An exercise bike is, in essence, a piece of stationary workout equipment designed after the bicycle. Most people think of exercise bikes as public gym workout equipment, but in fact, it is easy to get an affordable stationary exercise bike for personal use in your own home.

This guide lays out the vast array of benefits of exercise bike types from, stationary, spin and recumbent, as well as general advice for safest and most effective use. 

1. Effective Aerobic Workout 

  • Boosts Cardio Fitness 
    Even low-intensity pedalling gets your heart pumping blood to your muscles a little faster, which works the heart muscle. Furthermore, you might feel better from the boost in circulation. 
  • Helps with Weight Loss & Burns Body Fat 
    Even fairly easy biking burns a lot of calories if you keep at it. Some people find that biking while reading or watching TV is the perfect way to trick themselves into burning an impressive number of calories. 

2. Helps with Strength Training 

  • Strengthens Legs and Lower Body Muscles 
    Cycling targets the thigh muscles (quadriceps and hamstrings) and calf muscles (gastrocnemius and soleus). Rigorous cyclers generally notice toning of the butt muscles (glutes), as well. 
  • Improves Muscle and Joint Mobility 
    Perhaps the biggest benefit of riding an exercise bike is that, if done properly, it is much easier on the joints than most other aerobic exercises since the knees and ankles are mostly unburdened of the bodyweight throughout the workout. 
  • (Sometimes) Works Upper Body 
    Exercise bikes with manoeuvrable arm grips, often called dual-action stationary bikes, add both aerobic intensity and mild upper-body strength training. The biceps and triceps, as well as the shoulders (trapezius and more) and chest (pectorals), get a workout. Also, upright bikes and spin bikes give an upper body workout in a different way when you lean in on the handlebars during intense stretches of the movement.

3. Convenient, Easy Way to Fitness 

  • Allows for Interval Training 
    One of the benefits of a home exercise bike is that you have a straightforward way to do interval training—you can voluntarily pedal faster or ratchet up the resistance for timed periods. Pushing yourself to the max for a short time on a stationary bike is a simple way to get the added cardiovascular benefits of anaerobic exercise, too. 
  • Safer Than Road Cycling 
    Stationary biking eliminates roadway hazards and problems with public bikeways. You are in no danger of being hit or hitting someone else. You do not have to give any thought to weather conditions or ideal timing to avoid traffic, gatherings, or detours.

4. Slows the Aging Process 

  • Can Lower Cholesterol 
    Some of this is due to the weight loss that often accompanies exercise. It also turns out that regular moderate exercise actually reduces bad cholesterol (LDLs) and increases good cholesterol (HDLs).
  • Improves Mobility 
    Since cycling is low-impact to joints, it is a great way for arthritic people to keep limber and strengthen the muscles that support their joints.
  • Good for Blood Flow 
    Like any cardio workout, cycling stimulates the heart to work harder and the vascular system to transport blood more efficiently throughout the body.
  • Energy-Boosting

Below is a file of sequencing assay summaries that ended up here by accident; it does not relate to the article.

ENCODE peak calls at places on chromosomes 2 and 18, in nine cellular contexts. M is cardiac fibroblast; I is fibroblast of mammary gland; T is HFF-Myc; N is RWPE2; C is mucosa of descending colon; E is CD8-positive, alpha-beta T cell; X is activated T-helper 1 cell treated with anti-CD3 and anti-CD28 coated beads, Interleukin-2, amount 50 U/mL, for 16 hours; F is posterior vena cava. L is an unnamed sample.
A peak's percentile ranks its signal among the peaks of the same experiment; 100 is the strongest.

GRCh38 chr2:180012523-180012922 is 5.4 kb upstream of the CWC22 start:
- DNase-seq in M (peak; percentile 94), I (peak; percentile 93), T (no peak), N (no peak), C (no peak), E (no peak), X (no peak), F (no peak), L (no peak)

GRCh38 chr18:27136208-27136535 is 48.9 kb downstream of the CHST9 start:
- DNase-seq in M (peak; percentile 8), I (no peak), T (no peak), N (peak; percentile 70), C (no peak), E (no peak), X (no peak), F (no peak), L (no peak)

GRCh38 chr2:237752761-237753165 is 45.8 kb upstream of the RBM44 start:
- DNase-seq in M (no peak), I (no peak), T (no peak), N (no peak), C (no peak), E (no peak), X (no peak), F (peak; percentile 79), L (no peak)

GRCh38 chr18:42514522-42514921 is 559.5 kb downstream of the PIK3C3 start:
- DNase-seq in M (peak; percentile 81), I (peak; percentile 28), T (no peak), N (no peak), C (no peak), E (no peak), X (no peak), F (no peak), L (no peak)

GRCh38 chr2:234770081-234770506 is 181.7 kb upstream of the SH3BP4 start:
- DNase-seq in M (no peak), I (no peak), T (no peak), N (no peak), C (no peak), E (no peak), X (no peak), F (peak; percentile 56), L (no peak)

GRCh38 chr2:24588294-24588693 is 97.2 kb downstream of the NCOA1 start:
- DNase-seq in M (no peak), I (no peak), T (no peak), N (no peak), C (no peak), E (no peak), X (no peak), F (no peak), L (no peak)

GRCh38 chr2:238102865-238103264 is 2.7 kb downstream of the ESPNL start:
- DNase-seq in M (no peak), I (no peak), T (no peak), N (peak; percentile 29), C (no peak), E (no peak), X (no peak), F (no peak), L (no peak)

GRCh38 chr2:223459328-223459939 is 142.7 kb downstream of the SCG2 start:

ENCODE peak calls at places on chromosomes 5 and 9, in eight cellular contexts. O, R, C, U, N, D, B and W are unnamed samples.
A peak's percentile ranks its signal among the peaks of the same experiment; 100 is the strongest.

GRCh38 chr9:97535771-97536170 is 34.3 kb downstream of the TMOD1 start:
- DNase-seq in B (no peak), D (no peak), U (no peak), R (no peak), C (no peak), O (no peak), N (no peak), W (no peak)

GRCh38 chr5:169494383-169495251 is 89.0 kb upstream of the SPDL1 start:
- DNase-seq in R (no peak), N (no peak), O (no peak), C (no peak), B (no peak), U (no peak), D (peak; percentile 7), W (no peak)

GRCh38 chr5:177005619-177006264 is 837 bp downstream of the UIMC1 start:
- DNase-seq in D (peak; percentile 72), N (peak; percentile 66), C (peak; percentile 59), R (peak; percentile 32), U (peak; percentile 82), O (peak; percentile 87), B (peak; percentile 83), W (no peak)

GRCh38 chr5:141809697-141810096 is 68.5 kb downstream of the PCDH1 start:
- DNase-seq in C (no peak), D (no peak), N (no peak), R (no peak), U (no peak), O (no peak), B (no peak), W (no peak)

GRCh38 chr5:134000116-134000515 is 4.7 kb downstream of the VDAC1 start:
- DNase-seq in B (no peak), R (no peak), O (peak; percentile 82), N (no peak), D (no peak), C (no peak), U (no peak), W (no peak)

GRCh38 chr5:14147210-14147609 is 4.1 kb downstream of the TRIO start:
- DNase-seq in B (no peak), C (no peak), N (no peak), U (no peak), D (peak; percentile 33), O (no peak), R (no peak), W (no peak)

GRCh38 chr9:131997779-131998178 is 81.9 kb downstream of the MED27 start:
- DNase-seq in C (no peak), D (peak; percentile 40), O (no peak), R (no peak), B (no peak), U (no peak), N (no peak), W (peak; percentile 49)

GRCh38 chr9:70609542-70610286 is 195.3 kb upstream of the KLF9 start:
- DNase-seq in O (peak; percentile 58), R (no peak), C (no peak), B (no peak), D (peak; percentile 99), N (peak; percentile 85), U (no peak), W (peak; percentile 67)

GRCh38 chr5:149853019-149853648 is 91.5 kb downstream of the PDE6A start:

A stronger, more responsive cardiovascular system makes all activities feel easier, which should reduce overall fatigue throughout the day.
  • Great for Mental Health 
    Physical activity has long been touted as a way to promote psychological resilience—not only because of the mental gratification of getting through the workout, but also because of specific physical effects of exercise; these effects come into play for people of all ages, races, and sexes—as well as those suffering from physical and psychological disease. 
Health Benefits Of Low Impact Exercise Bikes

Different Types of Exercise Bikes & Their Benefits

Stationary bikes come in a number of different builds, each of which offers an experience unique from the others; however, you do not need to worry that you are seriously missing out if you choose one over another, since there is considerable overlap in the potential benefits of riding any of these exercise bikes. 

well-designed stationary bike will allow you to work out comfortably—to the point that you will probably be surprised by how easily you handle a challenging workout. There should be: 

  • Adequate adjustments to accommodate a variety of body sizes and proportions  
  • Console features that give basic stats on your workouts, such as time, distance, and speed  
  • Smooth and simple pedal action and resistance changes 

Most modern exercise bikes for gym and home use are magnetic exercise bikes. That is, they have a flywheel that absorbs momentum to keep the ride smooth. You can change resistance by a manual dial or digital control (depending on the model) that adjusts the position of magnets in relation to the flywheel.  

Related Article - Different Types Of Exercise Bikes

1. Benefits of Upright Stationary Bikes

If you have decent balance and mobility, and want a workout that will better imitate actual outdoor cycling (as opposed to a rehab workout), then an upright bike is probably what you want. 

  • Perfect for people who have felt unable to have a home gym due to limited space since they take up the least square footage of all the exercise bicycle types—and, in most cases, less space than most other types of aerobic workout equipment. 
  • Some can even fold up and roll away so that you do not have to give up living space. 
  • If you have space for a yoga mat, you have space for most upright bikes. In fact, you can probably incorporate a foldable upright bike into even the smallest home workout areas with no trouble. 
  • Most people find that you give up some seat comfort with an upright bike compared to a recumbent. However, for most, this is not a serious problem—many find relief using a separately purchased seat cushion. 

2. Benefits of Recumbent Bikes

The biggest benefits of using a recumbent bike are that it is easier to mount and will have more comfortable seating since recumbents are made for the rider to sit back while riding.